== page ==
- Delay J, Pichot P, Lemperiere T. A non-phenothiazine and nonreserpine major neuroleptic, haloperidol, in the treatment of psychoses (in French). Ann Med Psychol (Paris). 1960;118(1): 145-152
- Pelonero AL, Levenson JL, Pandurangi AK. Neuroleptic malignant syndrome: a review. Psychiatr Serv. 1998;49(9):1163-1172
- Stubner S, Rustenbeck E, Grohmann R, et al. Severe and uncommon involuntary movement disorders due to psychotropic drugs. Pharmacopsychiatry. 2004;37(1):S54-S64.
- Adnet P, Lestavel P, Krivosic-Horber R. Neuroleptic malignant syndrome. Br J Anaesth. 2000;85(1):129-135. doi:10.1093/bja/85.1.129
- Strawn JR, Keck PE Jr, Caroff SN. Neuroleptic malignant syndrome. Am J Psychiatry. 2007;164(6):870-876. doi:10.1176/ajp.2007.164.6.870
- Jauss, M., Krack, P., Franz, M., Klett, R., Bauer, R., Gallhofer, B. and Dorndorf, W. (1996), Imaging of dopamine receptors with [123I]iodobenzamide single‐photon emission–computed tomography in neuroleptic malignant syndrome. Mov. Disord., 11: 726-728. doi:10.1002/mds.870110621
- Nisijima K, Ishiguro T. Cerebrospinal-fluid levels of monoamine metabolites and gamma-aminobutyric-acid in neuroleptic malignant syndrome. J Psychiatr Res. 1995;29(3):233-244.
- Khan FY, Qusad MJ. Neuroleptic malignant syndrome. Neurosciences. 2006;11(2):104-106
- Pasa S, Sayhan MB, Boyraz T, Urakci Z, Altintas A. A case of neuroleptic malignant syndrome accompanied to an atypical antipsychotic agent: risperidone. Neurotoxicology. 2008;29(4): 750-751.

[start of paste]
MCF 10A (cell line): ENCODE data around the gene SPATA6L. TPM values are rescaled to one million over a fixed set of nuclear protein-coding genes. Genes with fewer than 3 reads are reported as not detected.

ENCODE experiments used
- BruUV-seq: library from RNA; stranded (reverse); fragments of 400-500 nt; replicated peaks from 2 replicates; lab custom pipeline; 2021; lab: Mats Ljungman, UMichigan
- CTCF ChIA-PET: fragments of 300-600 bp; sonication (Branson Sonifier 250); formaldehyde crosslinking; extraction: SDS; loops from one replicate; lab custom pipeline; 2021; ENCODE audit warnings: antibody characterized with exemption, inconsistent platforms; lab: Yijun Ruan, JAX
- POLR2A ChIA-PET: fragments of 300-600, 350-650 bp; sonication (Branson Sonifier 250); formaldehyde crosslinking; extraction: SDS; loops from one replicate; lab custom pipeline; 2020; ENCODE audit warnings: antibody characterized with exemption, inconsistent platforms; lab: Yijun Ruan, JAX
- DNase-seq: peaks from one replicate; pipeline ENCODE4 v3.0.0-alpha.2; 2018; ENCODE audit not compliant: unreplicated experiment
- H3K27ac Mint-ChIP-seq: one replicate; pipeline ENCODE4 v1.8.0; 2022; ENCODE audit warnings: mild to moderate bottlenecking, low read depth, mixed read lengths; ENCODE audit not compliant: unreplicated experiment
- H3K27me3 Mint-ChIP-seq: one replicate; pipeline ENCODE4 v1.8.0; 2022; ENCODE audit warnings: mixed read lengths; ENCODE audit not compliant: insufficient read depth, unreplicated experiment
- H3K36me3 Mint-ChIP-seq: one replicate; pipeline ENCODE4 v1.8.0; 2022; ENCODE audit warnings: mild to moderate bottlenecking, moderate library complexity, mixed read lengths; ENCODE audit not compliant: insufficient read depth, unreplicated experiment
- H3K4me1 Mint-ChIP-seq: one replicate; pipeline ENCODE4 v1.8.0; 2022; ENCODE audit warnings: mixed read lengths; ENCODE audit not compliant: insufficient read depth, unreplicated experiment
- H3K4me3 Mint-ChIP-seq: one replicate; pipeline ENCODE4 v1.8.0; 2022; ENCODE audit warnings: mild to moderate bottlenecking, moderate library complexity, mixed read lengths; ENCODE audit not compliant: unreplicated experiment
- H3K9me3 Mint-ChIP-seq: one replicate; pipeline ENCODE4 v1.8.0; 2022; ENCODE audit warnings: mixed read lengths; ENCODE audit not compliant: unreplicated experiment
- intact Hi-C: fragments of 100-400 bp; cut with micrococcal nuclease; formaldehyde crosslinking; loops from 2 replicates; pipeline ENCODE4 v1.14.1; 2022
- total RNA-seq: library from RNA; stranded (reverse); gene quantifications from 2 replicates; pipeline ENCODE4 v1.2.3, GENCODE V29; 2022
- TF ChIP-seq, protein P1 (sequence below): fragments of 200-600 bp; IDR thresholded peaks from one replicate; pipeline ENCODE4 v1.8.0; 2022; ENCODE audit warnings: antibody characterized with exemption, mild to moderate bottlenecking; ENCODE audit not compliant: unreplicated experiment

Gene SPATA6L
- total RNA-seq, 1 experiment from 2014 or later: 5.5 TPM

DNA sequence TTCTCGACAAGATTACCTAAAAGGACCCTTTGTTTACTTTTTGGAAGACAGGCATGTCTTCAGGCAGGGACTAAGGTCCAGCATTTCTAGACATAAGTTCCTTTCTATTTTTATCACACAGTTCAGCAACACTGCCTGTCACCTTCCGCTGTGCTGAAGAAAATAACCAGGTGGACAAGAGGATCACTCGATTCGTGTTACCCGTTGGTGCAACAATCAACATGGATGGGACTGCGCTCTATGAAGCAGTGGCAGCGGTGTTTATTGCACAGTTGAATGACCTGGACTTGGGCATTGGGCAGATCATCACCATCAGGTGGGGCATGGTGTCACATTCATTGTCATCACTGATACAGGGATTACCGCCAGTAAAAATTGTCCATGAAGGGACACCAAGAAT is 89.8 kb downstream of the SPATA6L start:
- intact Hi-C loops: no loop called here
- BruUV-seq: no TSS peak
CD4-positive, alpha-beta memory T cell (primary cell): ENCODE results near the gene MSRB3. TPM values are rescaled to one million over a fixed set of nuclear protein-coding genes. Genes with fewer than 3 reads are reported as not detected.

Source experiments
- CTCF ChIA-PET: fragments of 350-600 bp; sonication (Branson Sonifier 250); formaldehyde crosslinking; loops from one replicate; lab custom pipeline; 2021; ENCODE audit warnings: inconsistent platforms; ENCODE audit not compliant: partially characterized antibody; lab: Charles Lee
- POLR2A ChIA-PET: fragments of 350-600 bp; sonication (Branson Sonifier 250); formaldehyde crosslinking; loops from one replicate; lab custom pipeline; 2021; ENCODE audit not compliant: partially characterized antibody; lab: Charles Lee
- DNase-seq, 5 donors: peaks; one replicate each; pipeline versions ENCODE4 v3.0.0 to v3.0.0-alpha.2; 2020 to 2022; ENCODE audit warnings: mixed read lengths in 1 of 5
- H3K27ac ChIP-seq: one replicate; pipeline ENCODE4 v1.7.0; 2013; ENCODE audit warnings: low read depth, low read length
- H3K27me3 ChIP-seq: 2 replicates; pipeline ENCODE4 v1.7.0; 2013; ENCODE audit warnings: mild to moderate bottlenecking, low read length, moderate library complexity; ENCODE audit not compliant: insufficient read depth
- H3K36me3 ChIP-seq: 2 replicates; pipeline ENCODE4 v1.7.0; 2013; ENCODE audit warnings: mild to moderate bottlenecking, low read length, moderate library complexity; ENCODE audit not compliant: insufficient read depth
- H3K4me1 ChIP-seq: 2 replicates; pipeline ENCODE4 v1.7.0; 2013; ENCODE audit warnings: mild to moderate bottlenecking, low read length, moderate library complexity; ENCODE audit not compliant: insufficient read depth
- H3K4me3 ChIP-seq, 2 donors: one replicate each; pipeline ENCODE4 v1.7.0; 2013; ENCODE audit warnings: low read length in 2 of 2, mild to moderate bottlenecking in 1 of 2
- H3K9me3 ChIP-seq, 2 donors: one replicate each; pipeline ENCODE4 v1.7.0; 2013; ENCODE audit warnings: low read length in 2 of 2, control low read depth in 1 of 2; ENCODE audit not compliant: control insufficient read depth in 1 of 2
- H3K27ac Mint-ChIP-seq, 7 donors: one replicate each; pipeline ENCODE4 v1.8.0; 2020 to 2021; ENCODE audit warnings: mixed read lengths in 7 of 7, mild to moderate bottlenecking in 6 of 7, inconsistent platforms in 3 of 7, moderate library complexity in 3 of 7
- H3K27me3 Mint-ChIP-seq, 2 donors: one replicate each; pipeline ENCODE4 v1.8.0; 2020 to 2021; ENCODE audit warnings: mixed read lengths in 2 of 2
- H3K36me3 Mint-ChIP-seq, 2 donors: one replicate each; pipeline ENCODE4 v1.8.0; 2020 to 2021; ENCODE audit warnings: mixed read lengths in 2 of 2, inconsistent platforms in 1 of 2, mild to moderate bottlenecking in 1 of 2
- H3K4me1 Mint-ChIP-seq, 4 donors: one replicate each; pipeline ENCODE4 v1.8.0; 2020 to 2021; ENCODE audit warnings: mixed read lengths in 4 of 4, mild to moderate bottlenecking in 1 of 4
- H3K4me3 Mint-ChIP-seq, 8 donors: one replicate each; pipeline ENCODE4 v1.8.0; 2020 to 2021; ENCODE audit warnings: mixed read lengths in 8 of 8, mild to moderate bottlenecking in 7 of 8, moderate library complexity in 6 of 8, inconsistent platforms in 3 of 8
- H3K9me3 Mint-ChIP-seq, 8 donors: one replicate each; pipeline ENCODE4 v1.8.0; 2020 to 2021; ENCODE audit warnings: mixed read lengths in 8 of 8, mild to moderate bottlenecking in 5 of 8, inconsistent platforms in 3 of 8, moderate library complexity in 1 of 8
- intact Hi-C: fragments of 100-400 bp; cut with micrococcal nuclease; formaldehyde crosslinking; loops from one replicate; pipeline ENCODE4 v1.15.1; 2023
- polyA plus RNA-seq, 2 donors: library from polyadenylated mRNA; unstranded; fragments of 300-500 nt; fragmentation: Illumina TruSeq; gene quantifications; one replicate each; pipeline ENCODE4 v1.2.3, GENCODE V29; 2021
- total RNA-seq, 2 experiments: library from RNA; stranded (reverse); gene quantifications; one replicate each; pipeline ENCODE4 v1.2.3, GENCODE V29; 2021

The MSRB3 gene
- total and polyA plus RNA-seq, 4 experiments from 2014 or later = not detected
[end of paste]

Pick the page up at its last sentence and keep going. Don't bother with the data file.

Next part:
- Pope HG, Cole JO, Choras PT, Fulwiler CE. Apparent neuroleptic malignant syndrome with clozapine and lithium. J Nervous Mental Dis. 1986;174(8):493-495.
- Diagnostic and statistical manual of mental disorders : DSM-5. Washington, D.C: American Psychiatric Association. 2013. ISBN 0890425558.
- Christensen V, Glenthøj B (2001). "[Malignant neuroleptic syndrome or serotonergic syndrome]". Ugeskr Laeger. 163 (3): 301–2. PMID 11219110.
- Birmes P, Coppin D, Schmitt L, Lauque D (2003). "Serotonin syndrome: a brief review". CMAJ. 168 (11): 1439–42. PMID 12771076.Full Free Text.
- Woldeamanuel YW, Andemeskel AT, Kyei K, Woldeamanuel MW, Woldeamanuel W (2016). "Case fatality of adult tetanus in Africa: Systematic review and meta-analysis". J Neurol Sci. 368: 292–9. doi:10.1016/j.jns.2016.07.025. PMID 27538652.